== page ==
Provided all your documents are available and there are no appraised value issues – closing should still be within 30 days. Unforeseen varibles could push out to 45 tops. Most underwrting (UW) turn times are 5 days once investor recieves full file. If the file is not clean or the UW add condtions you can add another week. Conditions could be something that the loan processor did not include in the file and should have (bank statement, picture ID, correct title clause, insurance binder, etc.), the investor has a question on appraised value and has to do a formal review (happens a lot), or the investor just made up some new guideline (12 month VOR/VOM on streamlines – which also happens a lot).
There is no direct answer to this question, as times for closing a loan will vary greatly depending on a number of factors. In a time when there is not much mortgage application volume, and in a normal market loans can close in as little as 5-7 days, and a typical transaction would take 2 to 3 weeks. On the other hand in times when mortgage application volume is high, or when the market is very risk averse it can take 60-90 days, or longer to close the same mortgage loan. Some factors that influence turn times on mortgage loans are as follows:
1.) Application Volume If there are a large number of people interested in mortgage loans, and therefore applying for mortgage loans, it can greatly slow down the process. This is because a mortgage application requires a number of man-hours to complete and close. If you have a certain number of employees able to process and close loans, and the number of applications in process double or triple you can see how it could slow down the process greatly.
2.) Application Specific Information/Credit Quality In
addition to standard industry-wide factors like application volume, the time to process and close a mortgage loan can vary depending on factors in each specific loan. For example, a loan that includes little documentation, or lower credit quality can require special attention to document a loan decision. This would take additional time to process and close. Additionally something such as a 2nd mortgage loan subordination can take time, as attempting to subordinate a second mortgage leaves you subject to the turn times of another bank to process the subordination paperwork.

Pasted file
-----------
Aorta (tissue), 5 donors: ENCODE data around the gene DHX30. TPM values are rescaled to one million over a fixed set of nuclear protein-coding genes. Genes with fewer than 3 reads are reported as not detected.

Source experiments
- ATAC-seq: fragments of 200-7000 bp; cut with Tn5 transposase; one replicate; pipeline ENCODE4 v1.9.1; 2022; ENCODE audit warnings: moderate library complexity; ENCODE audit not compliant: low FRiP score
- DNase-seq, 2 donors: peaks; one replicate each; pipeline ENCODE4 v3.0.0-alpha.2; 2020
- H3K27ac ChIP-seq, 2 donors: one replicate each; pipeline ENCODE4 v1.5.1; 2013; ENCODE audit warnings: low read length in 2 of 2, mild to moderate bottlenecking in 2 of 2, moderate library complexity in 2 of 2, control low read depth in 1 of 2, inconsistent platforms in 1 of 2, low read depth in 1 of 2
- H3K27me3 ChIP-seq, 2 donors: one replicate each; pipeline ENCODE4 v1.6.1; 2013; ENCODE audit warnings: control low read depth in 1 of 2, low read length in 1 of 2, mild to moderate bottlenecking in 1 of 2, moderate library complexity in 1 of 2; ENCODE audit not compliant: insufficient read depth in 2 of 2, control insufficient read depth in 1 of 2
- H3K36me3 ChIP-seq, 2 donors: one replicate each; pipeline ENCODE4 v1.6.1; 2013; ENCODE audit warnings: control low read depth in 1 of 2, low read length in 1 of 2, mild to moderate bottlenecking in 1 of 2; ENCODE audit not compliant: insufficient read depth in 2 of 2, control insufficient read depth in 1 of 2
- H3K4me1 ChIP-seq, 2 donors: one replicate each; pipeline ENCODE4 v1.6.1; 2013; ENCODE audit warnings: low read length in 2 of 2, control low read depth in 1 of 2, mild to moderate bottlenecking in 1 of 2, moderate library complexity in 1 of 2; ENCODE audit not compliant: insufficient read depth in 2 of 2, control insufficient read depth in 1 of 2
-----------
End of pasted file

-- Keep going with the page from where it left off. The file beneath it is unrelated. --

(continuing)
3.) Market Risk/Risk Aversion One more area that would have an effect on time required to close a mortgage loan has to do with the general market feeling towards mortgage lending. For example, in the early to mid 2000’s, when risk for mortgage loans was deemed to be very low, loans moved through the underwriting process very easily. With little perceived risk in the market at that time loans were approved very quickly. On the flip side of the coin, in the current market (late 2007 to present) underwriting a mortgage loan has become a much more stringent process. Because mortgage loans are currently viewed as containing a higher risk that previously thought, they are now underwritten much more diligently. If you consider that each individual loan may take 1 to 3 hours to underwrite now, as opposed to less than an hour previously, you can see that over the course of many thousands of loans, the process because slowed exponentially.
There are certainly other factors that weigh into how long it takes to close a loan (how long does it take to complete an appraisal, the volume and capacity of the individual lender you are using, etc), but the above are 3 of the main factors. In the end it will depend on a combination of all of these to truly answer your question.
Answered over 6 years ago